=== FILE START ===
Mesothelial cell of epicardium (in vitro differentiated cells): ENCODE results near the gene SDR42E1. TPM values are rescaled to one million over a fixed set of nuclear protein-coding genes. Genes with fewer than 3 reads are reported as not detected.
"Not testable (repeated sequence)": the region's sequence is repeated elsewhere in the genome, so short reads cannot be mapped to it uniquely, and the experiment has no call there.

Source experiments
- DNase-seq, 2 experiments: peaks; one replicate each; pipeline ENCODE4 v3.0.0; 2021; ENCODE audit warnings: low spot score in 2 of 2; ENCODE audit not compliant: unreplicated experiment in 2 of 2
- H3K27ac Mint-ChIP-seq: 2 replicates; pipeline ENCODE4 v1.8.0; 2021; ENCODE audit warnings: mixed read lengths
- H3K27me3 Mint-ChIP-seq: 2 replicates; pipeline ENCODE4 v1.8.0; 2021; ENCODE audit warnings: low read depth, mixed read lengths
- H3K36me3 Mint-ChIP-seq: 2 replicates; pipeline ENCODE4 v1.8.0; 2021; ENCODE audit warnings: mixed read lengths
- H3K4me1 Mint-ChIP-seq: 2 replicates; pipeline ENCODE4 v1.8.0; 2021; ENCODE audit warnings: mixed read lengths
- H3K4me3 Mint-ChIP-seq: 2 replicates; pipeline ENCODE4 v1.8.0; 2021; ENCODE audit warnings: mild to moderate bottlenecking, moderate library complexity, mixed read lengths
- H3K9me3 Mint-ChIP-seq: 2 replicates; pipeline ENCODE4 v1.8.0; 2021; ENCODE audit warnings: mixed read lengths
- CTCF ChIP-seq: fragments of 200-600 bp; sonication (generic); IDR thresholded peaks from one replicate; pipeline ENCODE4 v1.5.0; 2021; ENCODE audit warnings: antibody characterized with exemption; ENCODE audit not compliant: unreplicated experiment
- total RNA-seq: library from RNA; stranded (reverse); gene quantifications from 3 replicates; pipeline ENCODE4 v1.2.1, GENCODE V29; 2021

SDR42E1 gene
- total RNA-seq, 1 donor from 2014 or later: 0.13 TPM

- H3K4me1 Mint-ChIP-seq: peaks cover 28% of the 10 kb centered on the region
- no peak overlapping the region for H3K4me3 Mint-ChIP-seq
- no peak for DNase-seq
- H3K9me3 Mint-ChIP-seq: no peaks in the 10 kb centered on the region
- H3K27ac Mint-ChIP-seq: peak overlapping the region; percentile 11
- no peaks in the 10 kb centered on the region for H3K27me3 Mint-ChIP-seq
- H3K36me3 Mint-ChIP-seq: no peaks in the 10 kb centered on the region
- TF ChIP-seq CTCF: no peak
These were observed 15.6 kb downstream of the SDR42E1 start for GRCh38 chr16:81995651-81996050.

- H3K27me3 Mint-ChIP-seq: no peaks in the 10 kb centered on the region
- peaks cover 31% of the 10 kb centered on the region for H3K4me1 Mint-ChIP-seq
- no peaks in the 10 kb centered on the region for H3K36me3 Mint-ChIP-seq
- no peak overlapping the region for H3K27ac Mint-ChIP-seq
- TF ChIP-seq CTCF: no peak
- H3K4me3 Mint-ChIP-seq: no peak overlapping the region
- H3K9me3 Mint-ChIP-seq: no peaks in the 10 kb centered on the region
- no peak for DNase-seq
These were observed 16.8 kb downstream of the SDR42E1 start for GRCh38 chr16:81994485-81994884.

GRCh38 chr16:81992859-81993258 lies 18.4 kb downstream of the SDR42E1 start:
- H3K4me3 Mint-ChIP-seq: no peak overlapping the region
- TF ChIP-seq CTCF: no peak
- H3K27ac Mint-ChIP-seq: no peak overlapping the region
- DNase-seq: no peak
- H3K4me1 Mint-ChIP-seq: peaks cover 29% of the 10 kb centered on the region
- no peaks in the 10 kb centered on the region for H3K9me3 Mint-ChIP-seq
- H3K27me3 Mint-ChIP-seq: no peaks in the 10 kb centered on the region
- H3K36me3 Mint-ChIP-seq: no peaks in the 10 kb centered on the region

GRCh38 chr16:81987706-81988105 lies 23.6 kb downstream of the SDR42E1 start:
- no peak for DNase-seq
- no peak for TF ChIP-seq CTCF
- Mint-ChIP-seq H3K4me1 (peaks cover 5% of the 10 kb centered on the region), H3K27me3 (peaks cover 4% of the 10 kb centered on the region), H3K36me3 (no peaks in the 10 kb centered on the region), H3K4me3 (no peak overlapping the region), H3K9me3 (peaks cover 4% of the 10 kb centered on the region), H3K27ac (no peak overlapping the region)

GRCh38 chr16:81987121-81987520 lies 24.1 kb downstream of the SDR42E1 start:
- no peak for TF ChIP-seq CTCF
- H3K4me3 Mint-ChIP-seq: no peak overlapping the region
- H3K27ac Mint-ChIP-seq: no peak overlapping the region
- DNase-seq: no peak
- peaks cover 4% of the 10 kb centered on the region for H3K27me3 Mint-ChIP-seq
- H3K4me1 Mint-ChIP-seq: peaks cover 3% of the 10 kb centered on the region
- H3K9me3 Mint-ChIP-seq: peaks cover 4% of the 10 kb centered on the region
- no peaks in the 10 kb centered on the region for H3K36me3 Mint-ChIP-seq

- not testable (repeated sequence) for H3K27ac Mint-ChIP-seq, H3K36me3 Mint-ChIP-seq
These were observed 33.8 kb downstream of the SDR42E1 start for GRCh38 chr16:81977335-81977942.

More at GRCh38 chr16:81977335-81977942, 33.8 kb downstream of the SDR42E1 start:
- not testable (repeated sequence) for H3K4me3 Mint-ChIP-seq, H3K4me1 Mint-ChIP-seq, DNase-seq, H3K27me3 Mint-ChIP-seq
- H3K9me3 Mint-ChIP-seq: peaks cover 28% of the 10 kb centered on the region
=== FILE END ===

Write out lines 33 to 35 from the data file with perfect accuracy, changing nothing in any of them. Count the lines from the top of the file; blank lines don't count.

GRCh38 chr16:81992859-81993258 lies 18.4 kb downstream of the SDR42E1 start:
- H3K4me3 Mint-ChIP-seq: no peak overlapping the region
- TF ChIP-seq CTCF: no peak